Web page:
London diverges further from Brussels with its Digital Markets, Competition and Consumers Bill
By Keisha Bullock-Singh, Junior Consultant
As part of its efforts to bring digital to the forefront – note the creation of the Department for Science, Innovation and Technology in February – the Government published its Digital Markets, Competition and Consumers (DMCC) Bill yesterday. The objective of the long-awaited Bill, now at Second Reading stage in the House of Commons, is to promote growth in the UK economy by ensuring free and vigorous competition amongst businesses.
The Bill notably provides the Competition and Markets Authority’s (CMA) Digital Markets Unit with significant powers to impose a new code of conduct on large tech companies and fine them up to 10% of global annual turnover, in response to non-compliance. This statutory power – which comes two years after the creation of the Digital Markets Unit – will allow the Government to effectively regulate business dominance in the UK and ensure growth is able to thrive in what Prime Minister Rishi Sunak wants to be “the most innovative economy in the world”.
The DMCC Bill will also assist the CMA when conducting competition investigations, with increased investigative and enforcement powers. Changes to the competition framework, including updated merger and fine thresholds, will make it easier for the regulator to take action against mergers which harm UK consumers and businesses.
Aside from ensuring a fair market for growth, the Bill will empower the CMA to decide when consumer law has been broken, rather than having to take each case to court. This will promptly protect against unethical practices and additionally, ensure that fair-dealing businesses can compete without being disadvantaged by those who break the rules.
The Bill, which is expected to become law next year, highlights the UK’s desire to distinguish itself from EU policy post-Brexit, with Business Minister Kevin Hollinrake stating that the nation is using “freedoms” gained by leaving the EU to address competition issues in a way that is best for the UK. The DMCC Bill differs from its EU counterpart – the Digital Markets Act – as it tailors codes of conduct for each tech giant with ‘Strategic Market Status’, in contrast to the European legislation which sets out a strict list of dos and don’ts for Big Tech platforms. Comparing the two, Hollinrake described the Digital Markets Act as risking “unnecessary regulatory burdens for firms”, in contrast to the UK’s “flexible and principles based” legislation.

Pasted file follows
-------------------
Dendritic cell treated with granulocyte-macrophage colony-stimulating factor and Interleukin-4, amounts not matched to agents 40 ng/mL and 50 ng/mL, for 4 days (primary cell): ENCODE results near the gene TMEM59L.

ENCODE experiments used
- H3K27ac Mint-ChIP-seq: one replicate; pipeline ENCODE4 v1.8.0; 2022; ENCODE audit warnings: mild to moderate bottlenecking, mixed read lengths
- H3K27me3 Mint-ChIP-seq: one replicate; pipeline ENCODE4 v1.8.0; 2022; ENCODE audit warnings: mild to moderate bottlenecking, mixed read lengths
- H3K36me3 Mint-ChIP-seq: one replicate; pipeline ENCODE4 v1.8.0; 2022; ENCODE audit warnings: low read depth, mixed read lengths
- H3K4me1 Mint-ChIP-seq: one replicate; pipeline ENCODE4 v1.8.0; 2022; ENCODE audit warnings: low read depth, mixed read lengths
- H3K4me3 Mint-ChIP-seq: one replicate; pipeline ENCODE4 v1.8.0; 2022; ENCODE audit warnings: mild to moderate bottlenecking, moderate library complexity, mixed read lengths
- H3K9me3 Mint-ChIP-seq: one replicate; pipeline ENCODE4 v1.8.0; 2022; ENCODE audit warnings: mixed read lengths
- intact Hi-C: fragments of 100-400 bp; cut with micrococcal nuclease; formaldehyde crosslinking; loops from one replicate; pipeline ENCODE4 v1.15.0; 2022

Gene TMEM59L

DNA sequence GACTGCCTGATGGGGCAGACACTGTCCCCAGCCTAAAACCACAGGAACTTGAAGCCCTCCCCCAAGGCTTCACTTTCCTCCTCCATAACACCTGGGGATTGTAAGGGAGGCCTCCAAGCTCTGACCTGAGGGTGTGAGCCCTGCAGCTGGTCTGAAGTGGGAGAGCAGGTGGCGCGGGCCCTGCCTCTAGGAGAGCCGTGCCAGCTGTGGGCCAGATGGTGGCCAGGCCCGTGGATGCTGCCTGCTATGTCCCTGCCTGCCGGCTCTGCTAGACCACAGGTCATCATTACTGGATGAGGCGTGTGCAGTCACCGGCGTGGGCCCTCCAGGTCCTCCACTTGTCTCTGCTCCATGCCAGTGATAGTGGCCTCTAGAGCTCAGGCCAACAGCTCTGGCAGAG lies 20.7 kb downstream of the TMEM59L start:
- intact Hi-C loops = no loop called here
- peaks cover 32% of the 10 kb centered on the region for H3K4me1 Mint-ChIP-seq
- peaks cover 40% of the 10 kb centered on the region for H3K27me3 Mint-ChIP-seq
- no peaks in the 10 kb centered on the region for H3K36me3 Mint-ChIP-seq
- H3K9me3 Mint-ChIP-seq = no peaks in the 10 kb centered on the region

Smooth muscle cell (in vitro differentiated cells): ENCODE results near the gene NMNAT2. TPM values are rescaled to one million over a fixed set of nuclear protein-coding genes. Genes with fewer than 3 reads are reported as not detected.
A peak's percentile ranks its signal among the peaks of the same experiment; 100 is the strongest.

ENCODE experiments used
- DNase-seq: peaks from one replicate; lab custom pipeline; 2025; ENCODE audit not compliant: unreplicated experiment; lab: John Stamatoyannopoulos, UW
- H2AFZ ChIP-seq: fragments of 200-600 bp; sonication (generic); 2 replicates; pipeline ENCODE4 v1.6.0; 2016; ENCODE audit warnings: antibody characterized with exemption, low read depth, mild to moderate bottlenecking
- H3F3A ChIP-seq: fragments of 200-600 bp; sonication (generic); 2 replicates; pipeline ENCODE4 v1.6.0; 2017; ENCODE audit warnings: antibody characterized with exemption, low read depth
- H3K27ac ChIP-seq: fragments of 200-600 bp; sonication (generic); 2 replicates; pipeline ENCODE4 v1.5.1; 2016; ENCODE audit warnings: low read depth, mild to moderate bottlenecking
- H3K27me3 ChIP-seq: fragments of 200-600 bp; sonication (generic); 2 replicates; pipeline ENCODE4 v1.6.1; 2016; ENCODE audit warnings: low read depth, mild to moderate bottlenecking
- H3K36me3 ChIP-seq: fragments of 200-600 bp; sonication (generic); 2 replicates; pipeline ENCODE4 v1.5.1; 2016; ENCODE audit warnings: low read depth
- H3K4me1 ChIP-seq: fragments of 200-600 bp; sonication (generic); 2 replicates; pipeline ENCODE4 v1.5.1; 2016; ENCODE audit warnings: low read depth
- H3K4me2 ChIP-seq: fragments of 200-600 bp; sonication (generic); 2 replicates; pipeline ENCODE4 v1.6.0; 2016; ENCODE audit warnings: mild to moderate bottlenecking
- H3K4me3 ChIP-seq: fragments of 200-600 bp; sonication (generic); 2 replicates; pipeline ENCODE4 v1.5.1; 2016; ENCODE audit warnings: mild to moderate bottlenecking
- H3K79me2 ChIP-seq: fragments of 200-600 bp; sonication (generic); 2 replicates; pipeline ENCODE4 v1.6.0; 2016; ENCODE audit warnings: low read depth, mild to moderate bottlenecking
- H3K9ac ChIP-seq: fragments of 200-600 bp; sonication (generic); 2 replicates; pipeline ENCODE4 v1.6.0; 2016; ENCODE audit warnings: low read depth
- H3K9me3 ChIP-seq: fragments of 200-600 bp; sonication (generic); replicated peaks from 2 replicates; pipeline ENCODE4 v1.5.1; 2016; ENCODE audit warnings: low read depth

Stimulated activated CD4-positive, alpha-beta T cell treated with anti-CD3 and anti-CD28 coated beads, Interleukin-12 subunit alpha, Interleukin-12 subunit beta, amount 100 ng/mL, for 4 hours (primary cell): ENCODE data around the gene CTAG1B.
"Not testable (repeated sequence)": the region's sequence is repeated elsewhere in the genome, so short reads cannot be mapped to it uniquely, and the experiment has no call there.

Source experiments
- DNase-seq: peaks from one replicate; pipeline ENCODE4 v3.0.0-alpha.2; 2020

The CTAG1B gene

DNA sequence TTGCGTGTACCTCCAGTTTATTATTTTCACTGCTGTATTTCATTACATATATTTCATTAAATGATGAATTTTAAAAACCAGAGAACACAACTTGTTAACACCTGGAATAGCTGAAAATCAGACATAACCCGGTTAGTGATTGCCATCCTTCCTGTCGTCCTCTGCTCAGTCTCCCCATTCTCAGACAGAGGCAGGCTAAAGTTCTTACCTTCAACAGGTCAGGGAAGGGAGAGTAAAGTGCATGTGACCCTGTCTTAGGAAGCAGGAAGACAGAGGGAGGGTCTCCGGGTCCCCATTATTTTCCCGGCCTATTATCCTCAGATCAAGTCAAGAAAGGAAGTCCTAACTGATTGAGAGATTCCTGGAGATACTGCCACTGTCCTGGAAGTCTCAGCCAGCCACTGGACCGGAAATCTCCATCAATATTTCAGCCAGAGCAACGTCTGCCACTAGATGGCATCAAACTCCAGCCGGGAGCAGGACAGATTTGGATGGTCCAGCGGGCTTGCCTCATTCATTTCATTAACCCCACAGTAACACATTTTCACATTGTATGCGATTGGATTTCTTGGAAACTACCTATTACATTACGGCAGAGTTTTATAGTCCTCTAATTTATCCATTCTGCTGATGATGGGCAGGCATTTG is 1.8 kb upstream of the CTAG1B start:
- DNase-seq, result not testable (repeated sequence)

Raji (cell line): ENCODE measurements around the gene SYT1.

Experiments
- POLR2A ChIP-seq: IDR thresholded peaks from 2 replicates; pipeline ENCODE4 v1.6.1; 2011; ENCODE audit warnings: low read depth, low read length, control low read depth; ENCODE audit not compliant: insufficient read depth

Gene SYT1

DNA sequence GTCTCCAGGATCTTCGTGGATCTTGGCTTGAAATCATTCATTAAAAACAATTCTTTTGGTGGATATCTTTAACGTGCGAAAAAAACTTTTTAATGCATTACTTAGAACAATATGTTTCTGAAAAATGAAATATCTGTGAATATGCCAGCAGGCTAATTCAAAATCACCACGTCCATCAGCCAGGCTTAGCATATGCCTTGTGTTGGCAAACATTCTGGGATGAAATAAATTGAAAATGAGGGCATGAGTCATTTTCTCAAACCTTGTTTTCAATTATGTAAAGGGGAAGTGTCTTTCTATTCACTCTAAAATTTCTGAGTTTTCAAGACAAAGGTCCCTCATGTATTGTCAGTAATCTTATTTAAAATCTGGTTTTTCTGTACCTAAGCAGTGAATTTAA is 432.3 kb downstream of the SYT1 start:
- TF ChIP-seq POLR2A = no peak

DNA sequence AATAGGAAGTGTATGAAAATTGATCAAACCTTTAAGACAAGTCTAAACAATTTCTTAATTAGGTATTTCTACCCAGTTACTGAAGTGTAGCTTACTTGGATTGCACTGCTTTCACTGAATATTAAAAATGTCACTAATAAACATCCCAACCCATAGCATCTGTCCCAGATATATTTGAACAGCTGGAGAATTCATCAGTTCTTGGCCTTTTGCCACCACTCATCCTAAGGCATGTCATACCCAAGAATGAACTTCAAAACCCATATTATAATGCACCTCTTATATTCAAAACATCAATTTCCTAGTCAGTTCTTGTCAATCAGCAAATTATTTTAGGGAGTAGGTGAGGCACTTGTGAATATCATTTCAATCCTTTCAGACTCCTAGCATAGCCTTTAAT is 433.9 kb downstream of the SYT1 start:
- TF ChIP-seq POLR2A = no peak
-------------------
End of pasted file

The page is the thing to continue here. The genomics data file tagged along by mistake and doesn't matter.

Another challenge for Big Tech is that the Bill requires platforms to pay publishers for the news, as was previously ordered in Australia. In 2021, Google and Facebook paid Australian media companies around A$200 million as a result of the country’s News Media Bargaining Code, with a similar requirement in the UK expected to cost Big Tech £170 million per year. Big Tech, although not opposed to paying for news content, has been resistant to being required to pay for it on their main platforms, such as Google Search, concerned that it would set a precedent globally: which increasingly seems to be the case. Although this element of the DMCC Bill will be met with disdain by some including free-market think tank the Institute of Economic Affairs, which warned against implementing Australia’s approach in the UK, others such as the News Media Association have welcomed the legislation, saying it will “level the playing field”.
Further details surrounding the DMCC Bill will be revealed in the coming weeks and months, as it progresses through parliamentary scrutiny and Big Tech will undoubtedly have a hand to play in the final version. While the DMCC Bill can increase competition within the sector and benefit consumers, any business that offers a subscription model to consumers will need to keep a close eye on the Bill as it passes through Parliament, as its scope can be far-reaching indeed.